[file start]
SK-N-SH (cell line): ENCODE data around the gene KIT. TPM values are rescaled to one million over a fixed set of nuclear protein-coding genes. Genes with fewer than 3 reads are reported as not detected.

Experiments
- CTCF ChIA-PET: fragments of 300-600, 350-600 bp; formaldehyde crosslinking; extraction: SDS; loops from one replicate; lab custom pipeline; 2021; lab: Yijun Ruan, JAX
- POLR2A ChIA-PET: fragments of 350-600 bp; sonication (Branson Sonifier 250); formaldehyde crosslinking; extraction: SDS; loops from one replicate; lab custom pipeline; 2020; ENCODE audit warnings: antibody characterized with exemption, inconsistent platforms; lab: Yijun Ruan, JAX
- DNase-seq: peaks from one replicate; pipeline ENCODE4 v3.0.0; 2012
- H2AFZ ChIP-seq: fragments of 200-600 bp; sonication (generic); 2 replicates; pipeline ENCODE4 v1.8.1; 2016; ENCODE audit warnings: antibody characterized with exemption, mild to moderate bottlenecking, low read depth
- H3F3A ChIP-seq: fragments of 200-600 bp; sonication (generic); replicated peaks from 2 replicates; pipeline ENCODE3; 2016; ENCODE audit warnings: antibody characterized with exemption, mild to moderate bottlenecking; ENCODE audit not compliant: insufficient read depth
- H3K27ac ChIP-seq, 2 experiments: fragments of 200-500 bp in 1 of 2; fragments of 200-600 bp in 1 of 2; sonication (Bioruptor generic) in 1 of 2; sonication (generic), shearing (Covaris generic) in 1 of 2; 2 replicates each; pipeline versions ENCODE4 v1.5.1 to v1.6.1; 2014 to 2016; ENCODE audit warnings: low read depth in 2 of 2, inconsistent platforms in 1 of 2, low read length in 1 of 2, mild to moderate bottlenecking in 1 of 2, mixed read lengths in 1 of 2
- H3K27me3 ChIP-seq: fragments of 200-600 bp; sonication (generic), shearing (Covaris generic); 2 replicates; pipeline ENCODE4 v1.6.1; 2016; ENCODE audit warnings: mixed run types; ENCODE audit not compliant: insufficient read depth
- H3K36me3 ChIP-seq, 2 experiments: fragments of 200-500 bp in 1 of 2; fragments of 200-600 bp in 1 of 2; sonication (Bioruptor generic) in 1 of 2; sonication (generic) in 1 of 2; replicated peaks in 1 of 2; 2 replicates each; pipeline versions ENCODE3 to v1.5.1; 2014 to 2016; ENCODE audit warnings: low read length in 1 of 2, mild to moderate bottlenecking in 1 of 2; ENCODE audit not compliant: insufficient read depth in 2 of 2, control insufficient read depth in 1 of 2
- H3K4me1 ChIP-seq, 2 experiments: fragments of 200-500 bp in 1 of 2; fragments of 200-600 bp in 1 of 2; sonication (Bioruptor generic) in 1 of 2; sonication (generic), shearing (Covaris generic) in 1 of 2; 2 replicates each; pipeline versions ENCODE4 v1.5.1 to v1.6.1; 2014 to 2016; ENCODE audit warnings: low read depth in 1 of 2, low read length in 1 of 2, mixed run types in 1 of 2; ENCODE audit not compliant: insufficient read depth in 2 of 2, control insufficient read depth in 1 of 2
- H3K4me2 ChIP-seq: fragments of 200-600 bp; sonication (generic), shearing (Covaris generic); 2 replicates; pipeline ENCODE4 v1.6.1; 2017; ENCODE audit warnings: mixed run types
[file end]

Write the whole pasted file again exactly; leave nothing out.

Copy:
SK-N-SH (cell line): ENCODE data around the gene KIT. TPM values are rescaled to one million over a fixed set of nuclear protein-coding genes. Genes with fewer than 3 reads are reported as not detected.

Experiments
- CTCF ChIA-PET: fragments of 300-600, 350-600 bp; formaldehyde crosslinking; extraction: SDS; loops from one replicate; lab custom pipeline; 2021; lab: Yijun Ruan, JAX
- POLR2A ChIA-PET: fragments of 350-600 bp; sonication (Branson Sonifier 250); formaldehyde crosslinking; extraction: SDS; loops from one replicate; lab custom pipeline; 2020; ENCODE audit warnings: antibody characterized with exemption, inconsistent platforms; lab: Yijun Ruan, JAX
- DNase-seq: peaks from one replicate; pipeline ENCODE4 v3.0.0; 2012
- H2AFZ ChIP-seq: fragments of 200-600 bp; sonication (generic); 2 replicates; pipeline ENCODE4 v1.8.1; 2016; ENCODE audit warnings: antibody characterized with exemption, mild to moderate bottlenecking, low read depth
- H3F3A ChIP-seq: fragments of 200-600 bp; sonication (generic); replicated peaks from 2 replicates; pipeline ENCODE3; 2016; ENCODE audit warnings: antibody characterized with exemption, mild to moderate bottlenecking; ENCODE audit not compliant: insufficient read depth
- H3K27ac ChIP-seq, 2 experiments: fragments of 200-500 bp in 1 of 2; fragments of 200-600 bp in 1 of 2; sonication (Bioruptor generic) in 1 of 2; sonication (generic), shearing (Covaris generic) in 1 of 2; 2 replicates each; pipeline versions ENCODE4 v1.5.1 to v1.6.1; 2014 to 2016; ENCODE audit warnings: low read depth in 2 of 2, inconsistent platforms in 1 of 2, low read length in 1 of 2, mild to moderate bottlenecking in 1 of 2, mixed read lengths in 1 of 2
- H3K27me3 ChIP-seq: fragments of 200-600 bp; sonication (generic), shearing (Covaris generic); 2 replicates; pipeline ENCODE4 v1.6.1; 2016; ENCODE audit warnings: mixed run types; ENCODE audit not compliant: insufficient read depth
- H3K36me3 ChIP-seq, 2 experiments: fragments of 200-500 bp in 1 of 2; fragments of 200-600 bp in 1 of 2; sonication (Bioruptor generic) in 1 of 2; sonication (generic) in 1 of 2; replicated peaks in 1 of 2; 2 replicates each; pipeline versions ENCODE3 to v1.5.1; 2014 to 2016; ENCODE audit warnings: low read length in 1 of 2, mild to moderate bottlenecking in 1 of 2; ENCODE audit not compliant: insufficient read depth in 2 of 2, control insufficient read depth in 1 of 2
- H3K4me1 ChIP-seq, 2 experiments: fragments of 200-500 bp in 1 of 2; fragments of 200-600 bp in 1 of 2; sonication (Bioruptor generic) in 1 of 2; sonication (generic), shearing (Covaris generic) in 1 of 2; 2 replicates each; pipeline versions ENCODE4 v1.5.1 to v1.6.1; 2014 to 2016; ENCODE audit warnings: low read depth in 1 of 2, low read length in 1 of 2, mixed run types in 1 of 2; ENCODE audit not compliant: insufficient read depth in 2 of 2, control insufficient read depth in 1 of 2
- H3K4me2 ChIP-seq: fragments of 200-600 bp; sonication (generic), shearing (Covaris generic); 2 replicates; pipeline ENCODE4 v1.6.1; 2017; ENCODE audit warnings: mixed run types